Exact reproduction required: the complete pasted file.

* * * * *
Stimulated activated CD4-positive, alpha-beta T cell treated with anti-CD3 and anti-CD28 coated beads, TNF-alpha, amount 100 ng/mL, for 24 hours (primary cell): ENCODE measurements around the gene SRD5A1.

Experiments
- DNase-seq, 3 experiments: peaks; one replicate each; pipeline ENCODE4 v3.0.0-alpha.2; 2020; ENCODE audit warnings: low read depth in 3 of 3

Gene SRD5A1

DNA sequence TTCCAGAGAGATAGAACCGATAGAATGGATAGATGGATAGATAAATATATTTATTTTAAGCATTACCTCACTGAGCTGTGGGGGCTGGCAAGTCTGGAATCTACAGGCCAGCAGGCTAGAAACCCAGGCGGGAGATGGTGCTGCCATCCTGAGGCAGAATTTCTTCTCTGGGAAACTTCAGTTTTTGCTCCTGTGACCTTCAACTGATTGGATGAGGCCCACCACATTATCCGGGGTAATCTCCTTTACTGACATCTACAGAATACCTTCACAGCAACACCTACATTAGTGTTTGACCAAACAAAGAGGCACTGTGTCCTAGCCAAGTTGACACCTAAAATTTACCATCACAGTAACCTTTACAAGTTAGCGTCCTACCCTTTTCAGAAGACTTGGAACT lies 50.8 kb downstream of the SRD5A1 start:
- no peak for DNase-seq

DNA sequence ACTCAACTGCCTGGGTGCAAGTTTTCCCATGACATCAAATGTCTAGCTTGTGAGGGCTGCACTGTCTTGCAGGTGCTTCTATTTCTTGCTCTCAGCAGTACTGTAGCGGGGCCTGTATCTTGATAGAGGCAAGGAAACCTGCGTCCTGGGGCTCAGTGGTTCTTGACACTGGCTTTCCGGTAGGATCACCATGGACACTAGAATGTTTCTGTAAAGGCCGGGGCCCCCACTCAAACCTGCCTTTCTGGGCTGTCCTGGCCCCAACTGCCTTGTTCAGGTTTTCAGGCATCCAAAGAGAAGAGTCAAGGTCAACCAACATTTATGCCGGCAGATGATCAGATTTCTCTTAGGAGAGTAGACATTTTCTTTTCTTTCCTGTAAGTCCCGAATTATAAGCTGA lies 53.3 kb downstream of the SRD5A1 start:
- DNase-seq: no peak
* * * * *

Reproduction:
Stimulated activated CD4-positive, alpha-beta T cell treated with anti-CD3 and anti-CD28 coated beads, TNF-alpha, amount 100 ng/mL, for 24 hours (primary cell): ENCODE measurements around the gene SRD5A1.

Experiments
- DNase-seq, 3 experiments: peaks; one replicate each; pipeline ENCODE4 v3.0.0-alpha.2; 2020; ENCODE audit warnings: low read depth in 3 of 3

Gene SRD5A1

DNA sequence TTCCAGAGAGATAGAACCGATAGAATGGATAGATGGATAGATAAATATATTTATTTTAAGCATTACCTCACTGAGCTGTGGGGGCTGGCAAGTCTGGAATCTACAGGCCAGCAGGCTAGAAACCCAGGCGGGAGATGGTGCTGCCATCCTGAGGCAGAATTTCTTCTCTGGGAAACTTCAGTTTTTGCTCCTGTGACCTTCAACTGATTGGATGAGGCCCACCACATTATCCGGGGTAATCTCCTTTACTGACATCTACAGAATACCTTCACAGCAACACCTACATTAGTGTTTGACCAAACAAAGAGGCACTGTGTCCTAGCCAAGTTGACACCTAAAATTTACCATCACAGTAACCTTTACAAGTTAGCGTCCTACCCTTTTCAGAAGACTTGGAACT lies 50.8 kb downstream of the SRD5A1 start:
- no peak for DNase-seq

DNA sequence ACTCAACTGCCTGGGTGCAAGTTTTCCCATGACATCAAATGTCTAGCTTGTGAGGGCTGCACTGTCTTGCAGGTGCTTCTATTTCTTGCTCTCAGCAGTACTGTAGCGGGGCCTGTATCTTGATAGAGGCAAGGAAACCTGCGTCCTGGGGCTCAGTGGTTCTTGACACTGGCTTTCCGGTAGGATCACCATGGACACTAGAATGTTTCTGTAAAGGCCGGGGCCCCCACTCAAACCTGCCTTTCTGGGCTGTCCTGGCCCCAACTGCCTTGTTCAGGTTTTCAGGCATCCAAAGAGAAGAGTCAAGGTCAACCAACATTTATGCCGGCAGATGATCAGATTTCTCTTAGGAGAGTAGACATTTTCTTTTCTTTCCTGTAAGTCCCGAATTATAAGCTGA lies 53.3 kb downstream of the SRD5A1 start:
- DNase-seq: no peak